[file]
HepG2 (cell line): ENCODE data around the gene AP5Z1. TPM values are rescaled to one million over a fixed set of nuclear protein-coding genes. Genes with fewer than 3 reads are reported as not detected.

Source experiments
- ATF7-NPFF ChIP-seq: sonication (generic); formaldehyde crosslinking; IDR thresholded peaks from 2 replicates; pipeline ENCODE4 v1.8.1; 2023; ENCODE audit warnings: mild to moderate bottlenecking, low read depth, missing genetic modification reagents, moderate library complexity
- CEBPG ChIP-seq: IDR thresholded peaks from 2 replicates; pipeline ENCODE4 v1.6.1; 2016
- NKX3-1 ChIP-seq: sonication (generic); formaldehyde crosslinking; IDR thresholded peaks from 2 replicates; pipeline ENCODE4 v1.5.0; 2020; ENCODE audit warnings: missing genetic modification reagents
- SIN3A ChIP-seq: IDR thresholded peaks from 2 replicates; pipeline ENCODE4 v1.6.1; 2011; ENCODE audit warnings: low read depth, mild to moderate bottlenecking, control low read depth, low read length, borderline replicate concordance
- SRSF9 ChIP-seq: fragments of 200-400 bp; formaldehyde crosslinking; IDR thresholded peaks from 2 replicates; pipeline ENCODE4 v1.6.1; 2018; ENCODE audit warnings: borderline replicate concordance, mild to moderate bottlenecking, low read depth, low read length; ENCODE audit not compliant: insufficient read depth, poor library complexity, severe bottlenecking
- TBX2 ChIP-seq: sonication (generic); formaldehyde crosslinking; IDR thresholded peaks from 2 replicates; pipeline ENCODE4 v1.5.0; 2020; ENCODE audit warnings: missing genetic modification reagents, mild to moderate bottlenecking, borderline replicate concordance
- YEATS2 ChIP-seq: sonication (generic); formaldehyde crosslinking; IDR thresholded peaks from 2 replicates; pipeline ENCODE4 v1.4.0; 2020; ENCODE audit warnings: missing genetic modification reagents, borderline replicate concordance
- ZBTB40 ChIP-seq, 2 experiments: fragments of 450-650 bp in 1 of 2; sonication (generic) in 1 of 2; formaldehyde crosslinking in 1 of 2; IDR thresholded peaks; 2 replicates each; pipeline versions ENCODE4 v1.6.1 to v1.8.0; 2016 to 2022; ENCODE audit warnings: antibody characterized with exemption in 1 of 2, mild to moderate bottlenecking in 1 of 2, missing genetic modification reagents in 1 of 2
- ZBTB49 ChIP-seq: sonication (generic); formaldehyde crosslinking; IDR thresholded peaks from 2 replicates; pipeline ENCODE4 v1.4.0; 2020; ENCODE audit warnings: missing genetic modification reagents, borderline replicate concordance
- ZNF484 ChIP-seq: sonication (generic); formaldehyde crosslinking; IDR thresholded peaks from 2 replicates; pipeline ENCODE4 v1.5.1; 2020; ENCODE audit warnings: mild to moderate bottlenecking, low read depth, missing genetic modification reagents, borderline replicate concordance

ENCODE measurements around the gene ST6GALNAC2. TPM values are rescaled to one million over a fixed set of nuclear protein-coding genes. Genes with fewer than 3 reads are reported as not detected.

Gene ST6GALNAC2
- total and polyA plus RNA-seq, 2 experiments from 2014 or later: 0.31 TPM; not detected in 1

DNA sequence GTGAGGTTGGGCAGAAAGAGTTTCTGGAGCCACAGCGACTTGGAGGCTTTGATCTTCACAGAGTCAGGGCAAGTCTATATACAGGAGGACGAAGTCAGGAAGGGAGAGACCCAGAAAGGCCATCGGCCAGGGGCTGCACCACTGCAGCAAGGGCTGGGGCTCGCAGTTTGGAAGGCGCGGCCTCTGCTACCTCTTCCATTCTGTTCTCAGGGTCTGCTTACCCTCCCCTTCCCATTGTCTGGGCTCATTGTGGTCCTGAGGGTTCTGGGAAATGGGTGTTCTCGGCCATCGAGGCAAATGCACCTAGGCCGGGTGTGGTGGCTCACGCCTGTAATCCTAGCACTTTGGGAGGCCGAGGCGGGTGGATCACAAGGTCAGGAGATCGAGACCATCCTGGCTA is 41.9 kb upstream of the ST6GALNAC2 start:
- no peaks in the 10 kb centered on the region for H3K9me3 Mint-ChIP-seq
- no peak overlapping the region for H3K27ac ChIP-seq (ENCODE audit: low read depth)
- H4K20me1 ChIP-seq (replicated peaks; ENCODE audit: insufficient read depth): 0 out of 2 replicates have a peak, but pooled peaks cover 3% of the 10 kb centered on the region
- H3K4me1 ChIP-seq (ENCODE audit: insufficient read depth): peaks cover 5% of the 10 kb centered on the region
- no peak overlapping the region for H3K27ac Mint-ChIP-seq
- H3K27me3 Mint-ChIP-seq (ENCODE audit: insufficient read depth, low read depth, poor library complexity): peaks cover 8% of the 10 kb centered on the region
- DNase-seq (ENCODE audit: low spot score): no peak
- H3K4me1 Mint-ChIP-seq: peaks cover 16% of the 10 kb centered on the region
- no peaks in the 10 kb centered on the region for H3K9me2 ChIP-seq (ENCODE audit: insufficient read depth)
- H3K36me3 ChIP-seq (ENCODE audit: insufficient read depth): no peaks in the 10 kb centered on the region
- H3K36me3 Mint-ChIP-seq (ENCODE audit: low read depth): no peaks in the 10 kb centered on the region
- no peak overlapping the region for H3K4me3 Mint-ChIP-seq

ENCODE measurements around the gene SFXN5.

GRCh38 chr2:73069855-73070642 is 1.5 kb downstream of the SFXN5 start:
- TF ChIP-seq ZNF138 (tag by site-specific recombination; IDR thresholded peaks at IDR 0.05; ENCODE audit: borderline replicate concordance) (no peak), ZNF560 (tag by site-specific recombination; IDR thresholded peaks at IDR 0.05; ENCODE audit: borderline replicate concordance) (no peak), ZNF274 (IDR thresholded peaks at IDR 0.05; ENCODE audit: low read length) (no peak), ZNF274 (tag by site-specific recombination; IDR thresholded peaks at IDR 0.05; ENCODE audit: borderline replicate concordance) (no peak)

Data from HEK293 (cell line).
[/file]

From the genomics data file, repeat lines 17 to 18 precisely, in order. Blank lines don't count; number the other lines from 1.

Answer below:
- no peaks in the 10 kb centered on the region for H3K9me3 Mint-ChIP-seq
- no peak overlapping the region for H3K27ac ChIP-seq (ENCODE audit: low read depth)